Should you be checking your candidates’ social media pages?

These days, most employers check their candidates’ social media accounts. It seems inevitable, in a culture in which social media use is so prevalent. Checking your candidates’ social media can give a quick insight into their personality. It can also be used as a tool to see if the way they’ve portrayed themselves on their CV and during interviews is accurate.

However, is it ethical?

70% of prospective employers check their candidates’ social media profiles, and 7% plan to start. With this many employers’ utilising this method in their recruitment processes, there are questions about ethics that need to be asked. Such as, is this method invading candidates’ personal lives too far? As well as this there are legal risks involved with seeking out information on job applicants further than the information they have directly given you.

Your company may already have strict rules in place about what hiring managers should and should not know about candidates before interview. For example, any company which utilises blind recruitment techniques should not be checking social media profiles.

However, while many companies do not have such strict restrictions in place, all companies have specific guidelines to follow. This is when it comes to avoiding discrimination based on age, gender, sexuality and race. So, is it fair to judge a candidate on how they portray themselves on social media?

Can you avoid personal bias when screening social media profiles?

Social media profiles can reveal all the above characteristics of a candidate. As well as this, social media can open up a window into other, personal aspects of their lives that they have not directly let you in on.

So, if your recruitment process includes social media profile screening, hiring managers should avoid doing this until they have met the candidate for an initial interview. Utilising the technique before the interview stage could result in accusations of a biased approach to recruitment. No matter your companies’ intentions, it’s always best to eradicate room for misinterpretation.

Social media is most commonly used as a place for personal expression. It should, therefore, be considered that most people do not have future employers in mind when updating their profiles. Social media is, essentially, personal, not professional. So, holding candidates to a professional standard on their profile might mean your company turns down applicants who have the potential to be a perfect fit for the job.

Judging a candidate’s profile to assess if they are a good fit for your company culture is like judging a book by its cover. Social media profiles are rarely completely honest. Often, they show particular elements of people’s lives while leaving out huge chunks.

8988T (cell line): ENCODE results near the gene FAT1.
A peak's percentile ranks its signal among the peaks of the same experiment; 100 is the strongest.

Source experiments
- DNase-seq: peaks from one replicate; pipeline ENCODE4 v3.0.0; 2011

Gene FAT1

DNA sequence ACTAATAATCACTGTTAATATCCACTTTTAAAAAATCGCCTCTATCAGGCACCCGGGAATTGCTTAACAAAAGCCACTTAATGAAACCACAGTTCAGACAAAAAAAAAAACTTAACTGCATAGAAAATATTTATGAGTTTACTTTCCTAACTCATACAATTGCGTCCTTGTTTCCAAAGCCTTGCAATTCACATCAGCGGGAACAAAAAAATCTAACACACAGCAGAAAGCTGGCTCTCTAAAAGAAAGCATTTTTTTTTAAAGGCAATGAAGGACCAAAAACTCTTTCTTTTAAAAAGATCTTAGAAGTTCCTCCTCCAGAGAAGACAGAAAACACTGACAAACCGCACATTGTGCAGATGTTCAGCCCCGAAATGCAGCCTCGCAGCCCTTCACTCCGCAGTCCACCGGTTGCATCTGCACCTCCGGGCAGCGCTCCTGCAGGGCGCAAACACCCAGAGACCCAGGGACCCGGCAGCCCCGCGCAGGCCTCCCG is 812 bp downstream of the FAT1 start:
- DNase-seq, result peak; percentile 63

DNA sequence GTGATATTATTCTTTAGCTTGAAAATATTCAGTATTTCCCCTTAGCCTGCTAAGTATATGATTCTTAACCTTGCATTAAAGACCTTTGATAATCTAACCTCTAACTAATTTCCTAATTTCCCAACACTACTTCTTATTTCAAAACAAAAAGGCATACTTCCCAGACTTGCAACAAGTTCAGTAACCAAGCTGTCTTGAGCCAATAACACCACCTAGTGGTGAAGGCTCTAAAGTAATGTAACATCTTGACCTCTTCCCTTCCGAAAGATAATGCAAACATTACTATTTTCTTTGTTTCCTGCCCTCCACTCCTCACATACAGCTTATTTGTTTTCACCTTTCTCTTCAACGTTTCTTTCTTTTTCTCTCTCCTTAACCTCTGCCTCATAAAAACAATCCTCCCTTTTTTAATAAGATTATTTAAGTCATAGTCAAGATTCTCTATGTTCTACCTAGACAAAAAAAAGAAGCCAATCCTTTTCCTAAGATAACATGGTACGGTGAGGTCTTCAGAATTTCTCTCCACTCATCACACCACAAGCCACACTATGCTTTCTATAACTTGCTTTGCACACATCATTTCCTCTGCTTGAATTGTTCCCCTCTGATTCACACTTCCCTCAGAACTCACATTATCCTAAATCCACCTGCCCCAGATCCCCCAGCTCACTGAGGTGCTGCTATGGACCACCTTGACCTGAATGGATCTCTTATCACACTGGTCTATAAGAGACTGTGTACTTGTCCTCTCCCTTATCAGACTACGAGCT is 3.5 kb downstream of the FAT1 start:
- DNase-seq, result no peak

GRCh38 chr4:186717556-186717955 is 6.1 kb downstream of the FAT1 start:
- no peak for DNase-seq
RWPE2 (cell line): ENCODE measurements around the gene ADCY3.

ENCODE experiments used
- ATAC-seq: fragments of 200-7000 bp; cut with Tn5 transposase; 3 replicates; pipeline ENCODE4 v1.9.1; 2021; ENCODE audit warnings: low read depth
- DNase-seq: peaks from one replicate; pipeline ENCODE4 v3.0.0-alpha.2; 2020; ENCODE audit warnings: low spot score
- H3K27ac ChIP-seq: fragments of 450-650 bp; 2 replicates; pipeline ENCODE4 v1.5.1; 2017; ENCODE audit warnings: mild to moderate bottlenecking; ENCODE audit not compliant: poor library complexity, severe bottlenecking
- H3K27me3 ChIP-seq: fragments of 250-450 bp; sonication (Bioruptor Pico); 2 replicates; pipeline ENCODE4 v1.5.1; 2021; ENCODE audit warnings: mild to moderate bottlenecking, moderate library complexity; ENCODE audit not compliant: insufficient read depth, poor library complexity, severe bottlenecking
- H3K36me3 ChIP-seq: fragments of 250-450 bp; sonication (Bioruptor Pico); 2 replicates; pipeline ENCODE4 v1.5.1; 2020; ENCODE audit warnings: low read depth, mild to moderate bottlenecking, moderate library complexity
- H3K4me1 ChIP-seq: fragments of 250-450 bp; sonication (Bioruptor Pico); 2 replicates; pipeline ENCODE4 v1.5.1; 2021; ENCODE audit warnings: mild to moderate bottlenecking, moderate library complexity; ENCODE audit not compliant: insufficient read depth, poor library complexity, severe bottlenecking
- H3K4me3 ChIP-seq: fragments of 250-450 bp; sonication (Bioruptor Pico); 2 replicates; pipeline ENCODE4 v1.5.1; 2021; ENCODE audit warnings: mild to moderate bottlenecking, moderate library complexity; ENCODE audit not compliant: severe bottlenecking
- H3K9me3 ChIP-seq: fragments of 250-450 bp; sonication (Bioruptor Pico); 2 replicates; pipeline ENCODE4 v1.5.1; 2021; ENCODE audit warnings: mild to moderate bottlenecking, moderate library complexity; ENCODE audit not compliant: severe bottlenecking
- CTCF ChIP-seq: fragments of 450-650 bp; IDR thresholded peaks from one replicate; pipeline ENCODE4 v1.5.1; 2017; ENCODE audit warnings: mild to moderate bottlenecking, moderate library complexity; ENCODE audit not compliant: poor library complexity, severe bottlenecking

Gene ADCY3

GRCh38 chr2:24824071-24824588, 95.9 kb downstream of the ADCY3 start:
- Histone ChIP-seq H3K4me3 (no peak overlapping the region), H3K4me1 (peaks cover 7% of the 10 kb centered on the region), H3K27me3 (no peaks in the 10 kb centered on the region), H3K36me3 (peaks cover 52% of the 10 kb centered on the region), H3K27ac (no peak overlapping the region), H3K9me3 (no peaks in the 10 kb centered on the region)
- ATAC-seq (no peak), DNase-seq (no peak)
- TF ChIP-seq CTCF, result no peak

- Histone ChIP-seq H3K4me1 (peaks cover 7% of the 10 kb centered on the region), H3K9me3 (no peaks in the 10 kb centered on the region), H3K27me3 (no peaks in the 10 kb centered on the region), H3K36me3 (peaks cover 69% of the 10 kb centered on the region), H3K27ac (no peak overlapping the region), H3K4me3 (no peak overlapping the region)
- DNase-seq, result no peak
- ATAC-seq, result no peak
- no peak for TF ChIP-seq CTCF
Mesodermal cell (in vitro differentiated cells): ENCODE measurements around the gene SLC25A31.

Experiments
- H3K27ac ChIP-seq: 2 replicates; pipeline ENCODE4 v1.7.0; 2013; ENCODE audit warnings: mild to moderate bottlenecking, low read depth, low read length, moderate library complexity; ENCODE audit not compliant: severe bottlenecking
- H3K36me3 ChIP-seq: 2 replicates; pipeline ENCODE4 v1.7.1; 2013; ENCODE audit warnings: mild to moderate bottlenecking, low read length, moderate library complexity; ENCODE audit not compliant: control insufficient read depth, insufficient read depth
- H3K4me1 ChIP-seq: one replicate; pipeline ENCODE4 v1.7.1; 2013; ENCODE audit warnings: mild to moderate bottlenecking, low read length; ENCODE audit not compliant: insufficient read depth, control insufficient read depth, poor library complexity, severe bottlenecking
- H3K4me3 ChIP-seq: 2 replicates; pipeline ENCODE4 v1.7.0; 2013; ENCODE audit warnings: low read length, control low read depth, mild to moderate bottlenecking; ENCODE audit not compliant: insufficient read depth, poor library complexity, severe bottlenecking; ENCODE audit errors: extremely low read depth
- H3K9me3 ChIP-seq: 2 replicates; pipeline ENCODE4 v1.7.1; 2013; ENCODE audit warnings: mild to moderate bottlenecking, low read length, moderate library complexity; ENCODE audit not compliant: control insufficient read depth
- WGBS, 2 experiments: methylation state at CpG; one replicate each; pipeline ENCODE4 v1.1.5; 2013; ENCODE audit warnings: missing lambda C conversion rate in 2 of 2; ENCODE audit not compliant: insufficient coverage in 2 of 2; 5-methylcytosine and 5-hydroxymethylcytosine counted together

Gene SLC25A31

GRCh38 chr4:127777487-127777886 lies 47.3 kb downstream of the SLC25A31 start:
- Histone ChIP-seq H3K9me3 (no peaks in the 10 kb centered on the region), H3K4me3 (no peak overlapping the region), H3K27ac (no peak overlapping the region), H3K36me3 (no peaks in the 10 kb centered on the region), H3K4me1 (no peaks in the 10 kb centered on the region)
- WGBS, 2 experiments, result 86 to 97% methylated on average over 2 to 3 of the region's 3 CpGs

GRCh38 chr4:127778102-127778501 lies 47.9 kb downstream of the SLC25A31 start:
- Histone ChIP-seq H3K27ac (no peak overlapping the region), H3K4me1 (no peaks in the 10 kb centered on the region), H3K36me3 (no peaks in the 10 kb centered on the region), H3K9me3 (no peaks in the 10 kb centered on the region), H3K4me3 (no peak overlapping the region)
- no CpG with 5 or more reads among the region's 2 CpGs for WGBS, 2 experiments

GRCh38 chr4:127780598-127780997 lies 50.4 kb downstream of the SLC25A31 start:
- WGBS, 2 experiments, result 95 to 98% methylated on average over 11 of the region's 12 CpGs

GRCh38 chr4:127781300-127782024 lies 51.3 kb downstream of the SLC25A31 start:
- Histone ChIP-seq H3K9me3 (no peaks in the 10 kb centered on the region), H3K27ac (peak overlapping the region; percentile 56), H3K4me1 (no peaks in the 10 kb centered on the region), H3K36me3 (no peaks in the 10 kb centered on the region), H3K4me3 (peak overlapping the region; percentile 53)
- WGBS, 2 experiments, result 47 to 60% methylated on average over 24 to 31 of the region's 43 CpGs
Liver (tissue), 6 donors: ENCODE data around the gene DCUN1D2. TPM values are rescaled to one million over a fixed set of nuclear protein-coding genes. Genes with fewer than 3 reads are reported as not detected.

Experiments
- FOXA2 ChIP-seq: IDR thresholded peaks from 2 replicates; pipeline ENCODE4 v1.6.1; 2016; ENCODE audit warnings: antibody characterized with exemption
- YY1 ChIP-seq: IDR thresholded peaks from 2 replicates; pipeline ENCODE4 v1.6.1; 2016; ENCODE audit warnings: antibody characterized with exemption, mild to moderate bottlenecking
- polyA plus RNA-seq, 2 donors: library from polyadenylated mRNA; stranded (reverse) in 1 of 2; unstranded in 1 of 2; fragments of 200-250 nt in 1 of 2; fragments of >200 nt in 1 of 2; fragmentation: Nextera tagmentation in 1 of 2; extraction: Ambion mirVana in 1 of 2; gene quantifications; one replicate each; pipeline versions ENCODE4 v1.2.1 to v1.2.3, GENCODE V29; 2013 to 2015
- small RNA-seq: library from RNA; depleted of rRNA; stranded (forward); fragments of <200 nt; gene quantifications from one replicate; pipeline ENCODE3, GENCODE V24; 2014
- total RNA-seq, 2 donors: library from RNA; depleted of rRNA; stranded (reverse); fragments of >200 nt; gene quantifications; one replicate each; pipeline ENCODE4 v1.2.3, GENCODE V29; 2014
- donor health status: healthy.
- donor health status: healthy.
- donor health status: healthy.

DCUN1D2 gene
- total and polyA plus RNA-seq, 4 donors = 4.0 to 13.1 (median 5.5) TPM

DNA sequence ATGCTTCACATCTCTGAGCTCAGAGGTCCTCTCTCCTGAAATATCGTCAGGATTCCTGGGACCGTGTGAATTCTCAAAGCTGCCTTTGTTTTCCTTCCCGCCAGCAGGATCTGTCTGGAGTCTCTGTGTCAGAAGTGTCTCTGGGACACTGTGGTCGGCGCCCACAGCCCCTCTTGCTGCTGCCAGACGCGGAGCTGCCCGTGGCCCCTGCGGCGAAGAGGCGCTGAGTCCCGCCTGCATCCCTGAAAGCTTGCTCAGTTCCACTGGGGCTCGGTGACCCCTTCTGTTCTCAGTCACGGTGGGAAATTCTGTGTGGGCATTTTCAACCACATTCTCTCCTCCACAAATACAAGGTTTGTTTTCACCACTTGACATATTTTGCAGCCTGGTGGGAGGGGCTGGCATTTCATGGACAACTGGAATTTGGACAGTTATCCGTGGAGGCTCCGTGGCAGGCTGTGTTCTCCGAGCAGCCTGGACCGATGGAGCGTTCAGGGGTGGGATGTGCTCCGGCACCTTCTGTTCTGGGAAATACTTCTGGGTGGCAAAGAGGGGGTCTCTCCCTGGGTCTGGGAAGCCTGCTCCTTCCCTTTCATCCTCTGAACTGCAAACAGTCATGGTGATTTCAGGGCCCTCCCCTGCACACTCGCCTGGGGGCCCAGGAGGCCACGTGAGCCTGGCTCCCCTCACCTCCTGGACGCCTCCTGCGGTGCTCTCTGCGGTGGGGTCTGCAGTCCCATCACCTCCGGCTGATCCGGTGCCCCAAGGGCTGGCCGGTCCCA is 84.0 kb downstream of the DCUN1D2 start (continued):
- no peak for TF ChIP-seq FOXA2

What are recruiters looking for when screening online profiles?

Research shows that recruiters have been put off candidates by specific things that bother them personally. For example, political rants, alcohol consumption and grammatical errors all proved to be red flags.

However, you cannot judge a person’s entire personality from the parts they choose to show on their social media pages. Often, social media tends to exaggerate some aspects of people’s lives by isolating it.

So, ultimately, there is a real risk that your company could be missing out by checking social media profiles. After all, if there are questions you would never ask in an interview, it is best not to find out the answers via social media inadvertently. Social media profiles very rarely paint the full picture.

Of course, there are benefits to checking social media profiles.

Research has shown that 58% of employers who conduct social media screenings are looking for information to support a candidate’s application. For example, to clarify a person’s identity. If candidates make claims about their personality in their CV, you can try to check these against what they show online. You can also use the platform to gain more of a glimpse into who they are, beyond the CV.

However, it is possible that employers are becoming too dependent on this method to support their recruitment processes. According to research, 47% of employers said they wouldn’t call a person for an interview if they can’t find them online. This indicates a reliance on online profiles that, in some cases, eliminates a candidate from the process.

To conclude?

It is easy to presume that most people now use social media in some capacity. However, many people choose not to. So, it is important not to allow preconceptions to overrule ethical and personal recruitment processes.

So, while checking social media pages can have its uses, it is best to do so with caution. Ultimately, never allow the importance of an online presence to come before a face-to-face communication with a candidate. Digital processes can never replace the importance of human interaction.